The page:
Women working at ITN are paid 19.6% less than male employees it has been revealed.
This means the gender pay gap at the TV company, which produces ITV News, Channel 4 News, 5 News and ITN Productions, is almost twice that at the BBC.
Separately, Guardian News & Media today revealed a 11.3% pay gap, reporting that 65% of its top earners are men.
ITN’s annual financial report also showed that men who work for the organisation average 77% more in bonuses than women.
The figures sparked anger among staff, who called the pay gap “staggering”.
Channel 4 News’ Cathy Newman tweeted: “BREAKING: itn has 19.6% gender pay gap & staggering 77% bonus gap. Shows just how pervasive inequality is.
“I’m very fortunate to be fairly paid but I will continue speaking out for the many colleagues who aren’t,” she added.
Her colleague Victoria MacDonald, who works as the Health and Social Care Correspondent for the news programme, said: “Here itn we are publishing our gender pay gap - 19.6% with bonus gap of 77%. V disappointing to say the least. Problem: not enough women in senior roles.”
Channel 4 Business Editor Siobhan Kennedy highlighted the fact that the gender pay gap at ITN was even worse than at banking group RBS.
She tweeted: “Some news of our own: ITN gender pay gap revealed to be 19.6% while bonus gap a huge 77% - up there with Barclays and worse than RBS. Problem as ever not enough women in senior roles.”
A lack of diversity has also been highlighted on ITN’s board of directors, which has just one woman - Maggie Carver - no BAME representation and six men sitting on it.
ITN’s report pledged to achieve “equal representation between men and women at every level of seniority”.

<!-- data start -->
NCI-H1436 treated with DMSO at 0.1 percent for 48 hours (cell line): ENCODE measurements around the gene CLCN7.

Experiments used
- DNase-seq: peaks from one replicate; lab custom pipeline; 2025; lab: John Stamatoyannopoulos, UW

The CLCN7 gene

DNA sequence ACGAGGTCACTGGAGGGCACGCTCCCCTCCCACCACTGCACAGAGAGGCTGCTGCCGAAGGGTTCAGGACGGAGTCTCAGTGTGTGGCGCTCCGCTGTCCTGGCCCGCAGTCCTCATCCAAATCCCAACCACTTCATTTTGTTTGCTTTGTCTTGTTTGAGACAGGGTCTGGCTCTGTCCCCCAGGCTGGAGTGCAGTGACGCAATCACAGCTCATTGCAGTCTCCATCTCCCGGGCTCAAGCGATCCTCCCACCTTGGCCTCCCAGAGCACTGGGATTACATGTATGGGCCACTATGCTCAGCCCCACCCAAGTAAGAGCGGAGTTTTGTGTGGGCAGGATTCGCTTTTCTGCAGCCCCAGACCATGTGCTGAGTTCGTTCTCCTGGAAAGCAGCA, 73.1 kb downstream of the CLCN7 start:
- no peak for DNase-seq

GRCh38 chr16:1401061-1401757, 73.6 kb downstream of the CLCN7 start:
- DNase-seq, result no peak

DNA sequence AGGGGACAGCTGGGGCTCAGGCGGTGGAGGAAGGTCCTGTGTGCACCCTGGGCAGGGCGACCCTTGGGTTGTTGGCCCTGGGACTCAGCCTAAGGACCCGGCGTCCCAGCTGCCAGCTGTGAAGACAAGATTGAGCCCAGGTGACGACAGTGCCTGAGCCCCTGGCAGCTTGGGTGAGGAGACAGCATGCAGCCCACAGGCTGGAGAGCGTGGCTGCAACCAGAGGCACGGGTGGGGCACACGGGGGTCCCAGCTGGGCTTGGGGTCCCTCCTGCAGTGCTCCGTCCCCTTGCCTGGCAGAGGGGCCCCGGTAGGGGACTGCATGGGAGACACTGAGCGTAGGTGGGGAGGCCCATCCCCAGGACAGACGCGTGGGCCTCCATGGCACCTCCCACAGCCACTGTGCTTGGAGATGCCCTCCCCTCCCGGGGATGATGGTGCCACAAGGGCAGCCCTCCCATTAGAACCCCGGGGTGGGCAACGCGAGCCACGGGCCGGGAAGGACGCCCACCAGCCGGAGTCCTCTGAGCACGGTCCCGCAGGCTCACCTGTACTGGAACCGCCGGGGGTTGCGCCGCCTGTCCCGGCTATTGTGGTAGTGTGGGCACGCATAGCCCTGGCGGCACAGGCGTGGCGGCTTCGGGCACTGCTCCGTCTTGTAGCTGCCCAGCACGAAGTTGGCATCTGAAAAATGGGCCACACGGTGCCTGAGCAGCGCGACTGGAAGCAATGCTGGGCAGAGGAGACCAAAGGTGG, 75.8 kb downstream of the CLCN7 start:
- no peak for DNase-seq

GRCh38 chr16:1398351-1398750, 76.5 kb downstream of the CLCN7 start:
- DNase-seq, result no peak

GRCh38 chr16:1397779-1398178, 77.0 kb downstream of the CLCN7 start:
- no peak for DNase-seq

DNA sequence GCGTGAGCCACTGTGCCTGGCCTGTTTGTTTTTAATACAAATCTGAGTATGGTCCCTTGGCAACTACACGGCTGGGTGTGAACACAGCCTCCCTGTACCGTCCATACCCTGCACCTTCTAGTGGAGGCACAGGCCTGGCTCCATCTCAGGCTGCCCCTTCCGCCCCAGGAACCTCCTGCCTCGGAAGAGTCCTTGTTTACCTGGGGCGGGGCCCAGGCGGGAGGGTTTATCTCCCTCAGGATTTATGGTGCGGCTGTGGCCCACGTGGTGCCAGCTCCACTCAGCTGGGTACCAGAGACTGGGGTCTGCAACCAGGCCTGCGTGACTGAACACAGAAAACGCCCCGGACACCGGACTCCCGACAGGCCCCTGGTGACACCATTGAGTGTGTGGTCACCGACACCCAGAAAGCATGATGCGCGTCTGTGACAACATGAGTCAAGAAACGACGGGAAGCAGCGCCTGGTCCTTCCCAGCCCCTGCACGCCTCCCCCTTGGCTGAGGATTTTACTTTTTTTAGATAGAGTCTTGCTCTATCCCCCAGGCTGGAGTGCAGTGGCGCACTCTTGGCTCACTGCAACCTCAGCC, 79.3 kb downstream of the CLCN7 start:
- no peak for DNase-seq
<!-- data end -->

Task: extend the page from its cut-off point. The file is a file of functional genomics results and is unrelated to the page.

It added: “We’ve also seen a significant rise in the number of people receiving a bonus over the last decade, driven by the huge growth of our commercial production company ITN Productions, where a number of people receive bonuses and commission related to bringing in new business.
“Again, these roles are currently occupied by fewer women than men.”
Last year, the BBC revealed which of its stars earned more than £150K between 2016-17 for working on BBC programmes.
The organisation immediately came under fire as the figures showed a significant gender pay gap of 9.3%.
It prompted some of the BBC’s most high-profile female personalities to write an open letter to the director general, Tony Hall.
As a result, the BBC held a pay review, the results of which were revealed in January this year, saying there was no evidence of gender bias in decision making behind wages.
ITN’s report came after it emerged Claire Foy earned less than Matt Smith for Netflix drama The Crown, despite Foy starring as the Queen.
ITN chief executive John Hardie said in a statement: “In common with many companies our gender pay gap is mainly caused by having fewer women than men in senior leadership roles and we know that we have to work even harder to address this.
“We are putting in place tough targets, including halving our pay gap within five years, alongside initiatives that will empower and support women in order to progress their careers.
“Solving these long-term issues will not happen overnight but ITN is committed to tackling the root causes in order to provide a culture in which everyone’s voice is heard and the path to the top is open to all.”
ITN said it will introduce published salary bands for all roles, as well as eligibility criteria for bonuses and commission.
Other measures include reviewing the salaries of all women returning from maternity leave.